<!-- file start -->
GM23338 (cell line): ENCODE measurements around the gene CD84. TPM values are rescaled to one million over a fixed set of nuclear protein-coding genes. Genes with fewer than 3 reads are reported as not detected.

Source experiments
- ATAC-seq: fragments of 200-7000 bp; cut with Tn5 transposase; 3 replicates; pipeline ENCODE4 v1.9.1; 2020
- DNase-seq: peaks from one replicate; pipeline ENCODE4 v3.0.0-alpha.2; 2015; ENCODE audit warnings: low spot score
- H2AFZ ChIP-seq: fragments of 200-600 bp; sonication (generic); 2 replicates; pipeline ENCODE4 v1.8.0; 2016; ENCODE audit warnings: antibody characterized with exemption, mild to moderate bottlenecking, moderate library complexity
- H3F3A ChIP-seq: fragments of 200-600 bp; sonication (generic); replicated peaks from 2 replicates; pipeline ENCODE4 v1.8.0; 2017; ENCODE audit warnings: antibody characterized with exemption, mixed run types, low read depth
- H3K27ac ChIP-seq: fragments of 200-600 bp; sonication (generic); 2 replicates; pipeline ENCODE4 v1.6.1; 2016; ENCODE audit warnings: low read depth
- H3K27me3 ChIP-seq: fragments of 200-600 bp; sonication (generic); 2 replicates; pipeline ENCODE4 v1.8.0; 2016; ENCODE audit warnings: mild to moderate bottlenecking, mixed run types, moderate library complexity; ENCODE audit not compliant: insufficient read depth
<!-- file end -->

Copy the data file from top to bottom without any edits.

GM23338 (cell line): ENCODE measurements around the gene CD84. TPM values are rescaled to one million over a fixed set of nuclear protein-coding genes. Genes with fewer than 3 reads are reported as not detected.

Source experiments
- ATAC-seq: fragments of 200-7000 bp; cut with Tn5 transposase; 3 replicates; pipeline ENCODE4 v1.9.1; 2020
- DNase-seq: peaks from one replicate; pipeline ENCODE4 v3.0.0-alpha.2; 2015; ENCODE audit warnings: low spot score
- H2AFZ ChIP-seq: fragments of 200-600 bp; sonication (generic); 2 replicates; pipeline ENCODE4 v1.8.0; 2016; ENCODE audit warnings: antibody characterized with exemption, mild to moderate bottlenecking, moderate library complexity
- H3F3A ChIP-seq: fragments of 200-600 bp; sonication (generic); replicated peaks from 2 replicates; pipeline ENCODE4 v1.8.0; 2017; ENCODE audit warnings: antibody characterized with exemption, mixed run types, low read depth
- H3K27ac ChIP-seq: fragments of 200-600 bp; sonication (generic); 2 replicates; pipeline ENCODE4 v1.6.1; 2016; ENCODE audit warnings: low read depth
- H3K27me3 ChIP-seq: fragments of 200-600 bp; sonication (generic); 2 replicates; pipeline ENCODE4 v1.8.0; 2016; ENCODE audit warnings: mild to moderate bottlenecking, mixed run types, moderate library complexity; ENCODE audit not compliant: insufficient read depth